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Antimicrob Agents Chemother. 2017 Mar 24;61(4). pii: e02531-16. doi: 10.1128/AAC.02531-16. Print 2017 Apr.

Structure and Function of the PiuA and PirA Siderophore-Drug Receptors from Pseudomonas aeruginosa and Acinetobacter baumannii.

Author information

1
Biomedical Sciences Research Complex, University of St Andrews, St Andrews, United Kingdom.
2
Service of Infectious Diseases, University Hospital Geneva, Geneva, Switzerland.
3
Department of Microbiology and Molecular Medicine, University of Geneva, Geneva, Switzerland.
4
ISGlobal, CRESIB, Hospital Clinic, Universitat de Barcelona, Barcelona, Spain.
5
Jacobs University, Bremen, Germany.
6
Basilea Pharmaceutica International Ltd., Basel, Switzerland.
7
Service of Infectious Diseases, University Hospital Geneva, Geneva, Switzerland thilo.kohler@unige.ch.

Abstract

The outer membrane of Gram-negative bacteria presents an efficient barrier to the permeation of antimicrobial molecules. One strategy pursued to circumvent this obstacle is to hijack transport systems for essential nutrients, such as iron. BAL30072 and MC-1 are two monobactams conjugated to a dihydroxypyridone siderophore that are active against Pseudomonas aeruginosa and Acinetobacter baumannii Here, we investigated the mechanism of action of these molecules in A. baumannii We identified two novel TonB-dependent receptors, termed Ab-PiuA and Ab-PirA, that are required for the antimicrobial activity of both agents. Deletion of either piuA or pirA in A. baumannii resulted in 4- to 8-fold-decreased susceptibility, while their overexpression in the heterologous host P. aeruginosa increased susceptibility to the two siderophore-drug conjugates by 4- to 32-fold. The crystal structures of PiuA and PirA from A. baumannii and their orthologues from P. aeruginosa were determined. The structures revealed similar architectures; however, structural differences between PirA and PiuA point to potential differences between their cognate siderophore ligands. Spontaneous mutants, selected upon exposure to BAL30072, harbored frameshift mutations in either the ExbD3 or the TonB3 protein of A. baumannii, forming the cytoplasmic-membrane complex providing the energy for the siderophore translocation process. The results of this study provide insight for the rational design of novel siderophore-drug conjugates against problematic Gram-negative pathogens.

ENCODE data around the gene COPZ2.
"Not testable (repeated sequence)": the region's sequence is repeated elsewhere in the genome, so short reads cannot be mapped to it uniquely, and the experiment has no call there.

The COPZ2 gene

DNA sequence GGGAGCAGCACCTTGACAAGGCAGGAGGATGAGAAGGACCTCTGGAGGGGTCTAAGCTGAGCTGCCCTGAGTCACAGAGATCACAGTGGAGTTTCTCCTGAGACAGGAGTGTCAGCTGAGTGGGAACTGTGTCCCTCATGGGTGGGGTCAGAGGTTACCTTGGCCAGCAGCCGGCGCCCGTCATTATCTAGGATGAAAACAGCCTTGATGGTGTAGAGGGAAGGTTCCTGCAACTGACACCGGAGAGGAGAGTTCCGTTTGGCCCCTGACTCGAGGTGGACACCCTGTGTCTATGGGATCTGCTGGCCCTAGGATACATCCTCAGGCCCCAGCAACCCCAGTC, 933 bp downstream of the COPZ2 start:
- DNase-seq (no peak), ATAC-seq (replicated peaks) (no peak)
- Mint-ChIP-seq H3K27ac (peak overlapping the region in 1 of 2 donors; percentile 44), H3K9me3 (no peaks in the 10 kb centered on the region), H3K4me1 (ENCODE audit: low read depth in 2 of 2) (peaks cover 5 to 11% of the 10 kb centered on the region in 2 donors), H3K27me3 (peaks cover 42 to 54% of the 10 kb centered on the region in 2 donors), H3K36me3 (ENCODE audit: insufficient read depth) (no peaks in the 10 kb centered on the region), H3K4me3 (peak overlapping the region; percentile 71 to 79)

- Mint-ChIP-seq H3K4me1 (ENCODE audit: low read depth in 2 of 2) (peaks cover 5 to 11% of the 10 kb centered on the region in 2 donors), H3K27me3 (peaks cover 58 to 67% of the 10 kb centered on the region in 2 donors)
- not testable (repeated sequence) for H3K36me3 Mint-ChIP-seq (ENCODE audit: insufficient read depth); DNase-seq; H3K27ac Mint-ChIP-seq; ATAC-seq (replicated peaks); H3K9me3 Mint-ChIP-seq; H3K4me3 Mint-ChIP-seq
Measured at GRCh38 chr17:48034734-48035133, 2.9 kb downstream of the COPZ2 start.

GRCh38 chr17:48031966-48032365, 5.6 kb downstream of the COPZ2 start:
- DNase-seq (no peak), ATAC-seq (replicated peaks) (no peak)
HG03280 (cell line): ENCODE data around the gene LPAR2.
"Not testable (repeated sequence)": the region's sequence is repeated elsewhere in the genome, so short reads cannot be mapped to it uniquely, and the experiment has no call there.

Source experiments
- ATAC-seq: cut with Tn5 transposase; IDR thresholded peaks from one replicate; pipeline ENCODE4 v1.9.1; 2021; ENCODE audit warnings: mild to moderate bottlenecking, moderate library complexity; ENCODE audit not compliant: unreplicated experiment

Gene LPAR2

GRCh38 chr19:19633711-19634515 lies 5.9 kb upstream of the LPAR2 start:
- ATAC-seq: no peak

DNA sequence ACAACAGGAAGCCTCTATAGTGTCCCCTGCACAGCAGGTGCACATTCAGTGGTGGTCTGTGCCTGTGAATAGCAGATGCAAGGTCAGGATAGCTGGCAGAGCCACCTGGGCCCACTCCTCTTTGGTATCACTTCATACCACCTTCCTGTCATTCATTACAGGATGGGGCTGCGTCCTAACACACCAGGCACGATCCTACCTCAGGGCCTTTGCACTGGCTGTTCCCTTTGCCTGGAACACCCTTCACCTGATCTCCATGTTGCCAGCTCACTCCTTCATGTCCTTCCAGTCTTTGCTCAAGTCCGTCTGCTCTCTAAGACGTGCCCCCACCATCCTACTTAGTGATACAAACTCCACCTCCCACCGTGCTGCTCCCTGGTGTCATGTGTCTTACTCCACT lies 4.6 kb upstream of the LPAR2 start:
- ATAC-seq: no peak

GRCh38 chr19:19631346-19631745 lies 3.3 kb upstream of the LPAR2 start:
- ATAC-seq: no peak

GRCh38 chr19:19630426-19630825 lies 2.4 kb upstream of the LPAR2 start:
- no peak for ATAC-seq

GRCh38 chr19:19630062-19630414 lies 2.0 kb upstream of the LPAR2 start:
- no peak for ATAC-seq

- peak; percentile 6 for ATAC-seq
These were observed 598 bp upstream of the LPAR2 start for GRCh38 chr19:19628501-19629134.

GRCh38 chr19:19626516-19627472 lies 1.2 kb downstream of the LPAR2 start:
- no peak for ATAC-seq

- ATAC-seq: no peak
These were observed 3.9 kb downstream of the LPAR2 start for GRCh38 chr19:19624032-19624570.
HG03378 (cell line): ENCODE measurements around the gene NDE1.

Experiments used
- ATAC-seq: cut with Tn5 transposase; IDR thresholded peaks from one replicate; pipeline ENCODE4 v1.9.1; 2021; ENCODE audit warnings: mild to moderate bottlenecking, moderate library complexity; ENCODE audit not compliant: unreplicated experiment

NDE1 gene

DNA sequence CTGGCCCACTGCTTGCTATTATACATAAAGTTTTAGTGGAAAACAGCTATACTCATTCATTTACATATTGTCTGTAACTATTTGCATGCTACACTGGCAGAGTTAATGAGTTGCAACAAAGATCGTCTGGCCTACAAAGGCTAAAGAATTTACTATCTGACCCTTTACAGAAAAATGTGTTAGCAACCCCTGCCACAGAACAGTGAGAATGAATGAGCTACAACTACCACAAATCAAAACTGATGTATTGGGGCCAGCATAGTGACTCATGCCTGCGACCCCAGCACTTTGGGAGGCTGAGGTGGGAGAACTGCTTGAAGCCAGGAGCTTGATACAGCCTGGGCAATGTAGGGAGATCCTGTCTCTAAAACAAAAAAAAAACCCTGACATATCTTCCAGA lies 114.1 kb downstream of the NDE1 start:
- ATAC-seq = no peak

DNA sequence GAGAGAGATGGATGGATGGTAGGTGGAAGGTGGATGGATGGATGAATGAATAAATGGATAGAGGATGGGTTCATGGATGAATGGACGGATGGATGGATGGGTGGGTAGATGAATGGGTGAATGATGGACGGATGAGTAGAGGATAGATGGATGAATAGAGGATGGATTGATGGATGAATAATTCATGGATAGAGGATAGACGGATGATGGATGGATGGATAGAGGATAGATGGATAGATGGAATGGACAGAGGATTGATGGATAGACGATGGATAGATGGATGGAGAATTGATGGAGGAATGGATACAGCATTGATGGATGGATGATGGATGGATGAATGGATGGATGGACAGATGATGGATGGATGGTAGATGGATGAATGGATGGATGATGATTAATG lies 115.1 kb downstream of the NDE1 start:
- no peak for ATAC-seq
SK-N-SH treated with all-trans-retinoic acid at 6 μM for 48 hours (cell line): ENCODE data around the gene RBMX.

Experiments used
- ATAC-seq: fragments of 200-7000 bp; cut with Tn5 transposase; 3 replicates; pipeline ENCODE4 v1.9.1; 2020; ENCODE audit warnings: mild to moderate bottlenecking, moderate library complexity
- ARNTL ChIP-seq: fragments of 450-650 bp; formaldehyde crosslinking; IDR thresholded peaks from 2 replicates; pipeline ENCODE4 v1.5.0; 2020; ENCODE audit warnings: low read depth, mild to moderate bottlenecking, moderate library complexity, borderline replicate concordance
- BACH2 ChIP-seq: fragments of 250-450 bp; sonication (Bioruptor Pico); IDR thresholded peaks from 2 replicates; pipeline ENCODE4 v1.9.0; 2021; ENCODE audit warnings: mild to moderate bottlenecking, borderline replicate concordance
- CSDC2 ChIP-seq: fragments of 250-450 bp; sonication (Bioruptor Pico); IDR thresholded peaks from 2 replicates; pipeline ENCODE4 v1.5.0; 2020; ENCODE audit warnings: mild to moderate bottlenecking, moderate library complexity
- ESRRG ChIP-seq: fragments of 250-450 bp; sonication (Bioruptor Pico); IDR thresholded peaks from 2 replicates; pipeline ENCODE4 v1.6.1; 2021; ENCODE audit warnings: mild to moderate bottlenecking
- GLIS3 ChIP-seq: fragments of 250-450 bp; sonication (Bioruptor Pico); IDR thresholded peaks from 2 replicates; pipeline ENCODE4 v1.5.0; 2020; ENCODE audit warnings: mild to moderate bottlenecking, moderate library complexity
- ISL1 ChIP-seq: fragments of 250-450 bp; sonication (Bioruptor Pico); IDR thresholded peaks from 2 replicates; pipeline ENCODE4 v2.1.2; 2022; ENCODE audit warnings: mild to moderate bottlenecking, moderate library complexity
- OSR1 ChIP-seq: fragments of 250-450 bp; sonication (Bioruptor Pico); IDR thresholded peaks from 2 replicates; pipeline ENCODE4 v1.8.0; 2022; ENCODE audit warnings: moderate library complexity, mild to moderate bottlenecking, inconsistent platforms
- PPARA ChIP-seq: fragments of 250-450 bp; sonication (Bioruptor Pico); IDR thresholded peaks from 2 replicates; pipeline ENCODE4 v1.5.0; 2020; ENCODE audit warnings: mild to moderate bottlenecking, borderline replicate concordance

KEYWORDS:

Acinetobacter baumannii; Pseudomonas aeruginosa; siderophore-drug receptor

PMID:
28137795
PMCID:
PMC5365723
DOI:
10.1128/AAC.02531-16
[Indexed for MEDLINE]
Free PMC Article

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